April was a volatile month, from the combination of interest rate expectations, persistent inflation and the continued escalation in Ukraine. The Federal Reserve has already raised interest rates, and we’re staring down more potential hikes coming with the upcoming meetings – some at even double the current pace.
While expectations are for inflation to peak soon, the Fed has seemed committed to reducing inflation at the expense of gross domestic product (GDP) growth. Given that GDP was negative for the first quarter, there is now a concern over GDP growth as rates rise. We don’t expect a recession in 2022, but concerns have certainly risen.
During the month of April, the 10-year Treasury bond yield rose from 2.32% up to 2.88%. For perspective, that yield was around 1.5% coming into the year and at 1.2% as recently as August of last year. The rapid change in expectations for interest rates has been a huge factor in markets as interest rates do influence asset prices.
Tech stocks have been trending lower – they were running high during the pandemic but in April we’ve seen traders shift away from big tech stocks into less risky ventures. April was the worst month for the NASDAQ, at -13%, since October 2008.
A lot of the reason comes down to the market’s concern over the Federal Reserve’s actions. Market prices indicate an expectation that interest rates will move up sizably in 2022 to fight inflation. Longer duration stocks, which are companies whose earnings are expected further into the future, are disproportionately hurt by this. Many technology companies, which come with higher growth expectations, fall into this category.
The market has rotated from high-growth sectors to more stable, defensive sectors like utilities and staples to go with energy (given the rise in energy prices). This makes sense given rising rates and volatility concerns, but one case for growth-oriented sectors like technology is that investors will search for growth as the economy slows. As these tech companies become more and more attractive from a valuation perspective, those arguments get even stronger.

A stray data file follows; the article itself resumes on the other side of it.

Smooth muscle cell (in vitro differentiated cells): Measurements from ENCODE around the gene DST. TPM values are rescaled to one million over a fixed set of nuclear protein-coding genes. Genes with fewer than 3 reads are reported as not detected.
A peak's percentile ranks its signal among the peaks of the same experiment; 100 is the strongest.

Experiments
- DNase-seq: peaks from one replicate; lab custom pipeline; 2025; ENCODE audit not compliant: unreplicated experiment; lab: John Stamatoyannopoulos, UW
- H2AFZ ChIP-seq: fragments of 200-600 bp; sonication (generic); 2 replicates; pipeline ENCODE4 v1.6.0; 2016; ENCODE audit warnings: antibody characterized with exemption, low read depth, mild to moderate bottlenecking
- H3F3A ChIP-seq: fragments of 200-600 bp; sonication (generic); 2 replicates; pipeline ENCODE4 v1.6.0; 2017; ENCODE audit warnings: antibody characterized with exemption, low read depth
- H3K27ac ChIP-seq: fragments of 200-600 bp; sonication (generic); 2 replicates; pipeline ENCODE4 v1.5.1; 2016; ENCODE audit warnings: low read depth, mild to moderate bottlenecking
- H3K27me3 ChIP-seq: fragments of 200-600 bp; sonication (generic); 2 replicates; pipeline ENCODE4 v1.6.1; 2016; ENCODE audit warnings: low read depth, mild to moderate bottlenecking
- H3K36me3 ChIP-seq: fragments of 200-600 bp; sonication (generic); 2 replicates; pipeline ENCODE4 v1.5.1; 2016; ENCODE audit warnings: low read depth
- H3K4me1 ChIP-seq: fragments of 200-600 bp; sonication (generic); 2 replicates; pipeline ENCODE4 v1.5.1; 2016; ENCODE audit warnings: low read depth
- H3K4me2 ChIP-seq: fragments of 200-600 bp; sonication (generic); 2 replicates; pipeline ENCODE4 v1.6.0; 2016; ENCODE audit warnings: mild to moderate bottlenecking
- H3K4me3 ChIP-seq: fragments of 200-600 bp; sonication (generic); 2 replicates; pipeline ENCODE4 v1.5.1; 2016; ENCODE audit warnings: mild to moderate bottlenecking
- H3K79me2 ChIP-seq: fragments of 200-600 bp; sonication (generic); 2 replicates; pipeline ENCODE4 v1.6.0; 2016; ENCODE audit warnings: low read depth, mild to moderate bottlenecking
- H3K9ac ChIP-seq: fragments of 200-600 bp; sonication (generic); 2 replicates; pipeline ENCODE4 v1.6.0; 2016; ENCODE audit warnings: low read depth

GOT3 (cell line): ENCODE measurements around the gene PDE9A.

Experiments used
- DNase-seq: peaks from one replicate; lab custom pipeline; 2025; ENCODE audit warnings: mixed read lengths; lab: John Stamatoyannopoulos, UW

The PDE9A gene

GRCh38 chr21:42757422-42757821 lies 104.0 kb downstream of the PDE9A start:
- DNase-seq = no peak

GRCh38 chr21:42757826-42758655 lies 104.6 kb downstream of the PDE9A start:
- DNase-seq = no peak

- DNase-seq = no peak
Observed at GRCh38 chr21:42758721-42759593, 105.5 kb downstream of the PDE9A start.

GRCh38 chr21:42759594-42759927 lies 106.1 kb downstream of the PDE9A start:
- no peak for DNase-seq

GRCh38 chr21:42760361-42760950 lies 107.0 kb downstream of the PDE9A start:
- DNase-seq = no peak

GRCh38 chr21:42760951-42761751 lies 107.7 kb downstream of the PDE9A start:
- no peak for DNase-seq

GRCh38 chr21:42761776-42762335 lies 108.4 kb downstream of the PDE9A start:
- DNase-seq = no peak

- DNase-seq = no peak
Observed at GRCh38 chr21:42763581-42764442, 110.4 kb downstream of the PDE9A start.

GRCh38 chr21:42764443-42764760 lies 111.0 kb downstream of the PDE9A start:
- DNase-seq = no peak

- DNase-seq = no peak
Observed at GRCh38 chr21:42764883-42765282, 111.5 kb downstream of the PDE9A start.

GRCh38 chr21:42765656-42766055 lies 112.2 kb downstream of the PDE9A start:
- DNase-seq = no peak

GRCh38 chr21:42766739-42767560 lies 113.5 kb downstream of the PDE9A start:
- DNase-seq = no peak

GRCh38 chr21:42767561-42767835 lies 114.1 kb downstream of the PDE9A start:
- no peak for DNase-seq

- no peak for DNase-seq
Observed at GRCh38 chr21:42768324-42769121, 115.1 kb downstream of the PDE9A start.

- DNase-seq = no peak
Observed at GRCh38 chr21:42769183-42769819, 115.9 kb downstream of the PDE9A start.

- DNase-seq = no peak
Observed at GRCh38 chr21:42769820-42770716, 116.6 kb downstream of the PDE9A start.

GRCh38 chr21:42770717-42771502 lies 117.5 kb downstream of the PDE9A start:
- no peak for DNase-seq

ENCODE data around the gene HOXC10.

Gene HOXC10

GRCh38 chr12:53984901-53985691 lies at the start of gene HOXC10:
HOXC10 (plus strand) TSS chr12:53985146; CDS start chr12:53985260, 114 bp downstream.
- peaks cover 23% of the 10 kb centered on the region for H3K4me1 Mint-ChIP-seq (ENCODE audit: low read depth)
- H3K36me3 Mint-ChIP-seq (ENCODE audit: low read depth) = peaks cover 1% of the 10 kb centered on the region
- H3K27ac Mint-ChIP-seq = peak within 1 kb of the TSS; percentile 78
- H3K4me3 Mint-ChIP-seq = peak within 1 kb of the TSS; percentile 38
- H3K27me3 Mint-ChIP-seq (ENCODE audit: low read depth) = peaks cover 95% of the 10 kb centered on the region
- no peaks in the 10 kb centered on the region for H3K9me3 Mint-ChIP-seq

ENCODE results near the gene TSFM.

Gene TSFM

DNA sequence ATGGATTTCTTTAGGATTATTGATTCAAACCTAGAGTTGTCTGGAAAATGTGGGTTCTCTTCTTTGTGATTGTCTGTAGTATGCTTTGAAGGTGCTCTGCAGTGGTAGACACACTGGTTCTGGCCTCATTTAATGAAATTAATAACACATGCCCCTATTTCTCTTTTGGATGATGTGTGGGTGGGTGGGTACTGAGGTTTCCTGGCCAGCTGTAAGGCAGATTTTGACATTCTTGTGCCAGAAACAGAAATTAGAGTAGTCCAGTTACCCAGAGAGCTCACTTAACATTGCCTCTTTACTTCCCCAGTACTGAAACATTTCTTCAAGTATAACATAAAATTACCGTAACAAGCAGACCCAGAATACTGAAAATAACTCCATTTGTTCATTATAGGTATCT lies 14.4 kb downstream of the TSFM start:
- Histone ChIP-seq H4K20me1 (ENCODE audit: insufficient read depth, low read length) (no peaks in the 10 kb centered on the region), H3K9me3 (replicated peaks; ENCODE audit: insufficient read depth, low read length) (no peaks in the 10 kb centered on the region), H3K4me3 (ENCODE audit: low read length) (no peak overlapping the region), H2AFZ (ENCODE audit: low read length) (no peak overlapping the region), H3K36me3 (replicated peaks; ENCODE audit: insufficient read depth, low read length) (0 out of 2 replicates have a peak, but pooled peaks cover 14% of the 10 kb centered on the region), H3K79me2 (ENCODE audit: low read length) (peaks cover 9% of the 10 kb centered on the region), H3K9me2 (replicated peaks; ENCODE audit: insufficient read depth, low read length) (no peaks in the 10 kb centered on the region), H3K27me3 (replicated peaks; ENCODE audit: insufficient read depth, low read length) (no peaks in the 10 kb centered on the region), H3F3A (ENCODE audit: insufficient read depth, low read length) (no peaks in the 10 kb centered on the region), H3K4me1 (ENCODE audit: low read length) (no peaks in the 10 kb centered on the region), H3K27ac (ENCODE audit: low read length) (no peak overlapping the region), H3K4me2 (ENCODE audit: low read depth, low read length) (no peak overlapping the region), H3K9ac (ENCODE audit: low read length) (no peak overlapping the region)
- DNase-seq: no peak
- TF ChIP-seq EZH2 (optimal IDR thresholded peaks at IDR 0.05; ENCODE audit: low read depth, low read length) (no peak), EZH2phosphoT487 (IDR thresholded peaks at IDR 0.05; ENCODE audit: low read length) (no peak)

Amazon also saw its first quarterly loss since 2015 with a decline of 14.2%, sparking some concerns of consumer spending decreasing. We also saw Netflix fall 49% in April, another indicator that the elevated valuations of tech stocks are looking less attractive in a rising rate environment.
These ups and downs in the market are expected as the market adjusts to the Fed increasing the interest rate. At Diversified we also recommend investing not for the short term but for the long term.
A lot of what we’ve seen has been a short-term repricing in markets and we need to keep our focus long-term. The market has priced in an aggressive Fed and a more pessimistic view, so we view the path forward in a more positive light. The concern is that risks have risen, as the Fed is now raising rates at a time when global growth is slowing, and assets are expensive. We still see respectable earnings reports and a strong labor market, but much will depend on inflation and how markets absorb rising rates.
Andrew Rosen is president of Diversified LLC, a Wilmington-based financial planning & investment management firm.